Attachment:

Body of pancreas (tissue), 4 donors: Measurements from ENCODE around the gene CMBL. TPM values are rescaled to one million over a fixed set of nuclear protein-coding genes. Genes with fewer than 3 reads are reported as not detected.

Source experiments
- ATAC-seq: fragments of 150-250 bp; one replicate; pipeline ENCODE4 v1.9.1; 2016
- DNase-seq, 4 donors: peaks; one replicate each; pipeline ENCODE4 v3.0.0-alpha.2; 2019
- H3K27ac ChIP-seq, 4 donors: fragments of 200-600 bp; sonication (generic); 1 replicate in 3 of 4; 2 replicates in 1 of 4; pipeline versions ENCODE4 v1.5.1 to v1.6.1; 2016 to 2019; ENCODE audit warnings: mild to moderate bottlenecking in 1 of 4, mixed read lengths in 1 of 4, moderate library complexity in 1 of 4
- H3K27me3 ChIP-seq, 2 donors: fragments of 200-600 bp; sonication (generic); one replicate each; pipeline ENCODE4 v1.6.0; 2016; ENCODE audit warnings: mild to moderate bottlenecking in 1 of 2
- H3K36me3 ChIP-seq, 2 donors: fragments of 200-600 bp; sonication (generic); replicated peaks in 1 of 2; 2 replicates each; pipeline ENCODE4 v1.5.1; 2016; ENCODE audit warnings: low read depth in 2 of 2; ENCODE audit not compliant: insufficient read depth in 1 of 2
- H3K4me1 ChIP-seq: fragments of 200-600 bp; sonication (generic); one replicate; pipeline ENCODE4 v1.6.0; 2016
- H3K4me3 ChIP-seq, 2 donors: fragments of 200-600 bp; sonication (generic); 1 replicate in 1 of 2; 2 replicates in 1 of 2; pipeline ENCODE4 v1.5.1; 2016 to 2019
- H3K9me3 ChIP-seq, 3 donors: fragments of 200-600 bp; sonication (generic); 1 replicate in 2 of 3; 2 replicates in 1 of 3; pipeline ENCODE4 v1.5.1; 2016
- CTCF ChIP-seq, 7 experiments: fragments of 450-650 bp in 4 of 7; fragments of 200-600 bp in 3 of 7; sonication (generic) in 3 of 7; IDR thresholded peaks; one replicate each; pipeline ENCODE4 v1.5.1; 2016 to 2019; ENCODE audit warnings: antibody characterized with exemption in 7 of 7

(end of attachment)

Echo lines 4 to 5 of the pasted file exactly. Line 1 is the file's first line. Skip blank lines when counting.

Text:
- DNase-seq, 4 donors: peaks; one replicate each; pipeline ENCODE4 v3.0.0-alpha.2; 2019
- H3K27ac ChIP-seq, 4 donors: fragments of 200-600 bp; sonication (generic); 1 replicate in 3 of 4; 2 replicates in 1 of 4; pipeline versions ENCODE4 v1.5.1 to v1.6.1; 2016 to 2019; ENCODE audit warnings: mild to moderate bottlenecking in 1 of 4, mixed read lengths in 1 of 4, moderate library complexity in 1 of 4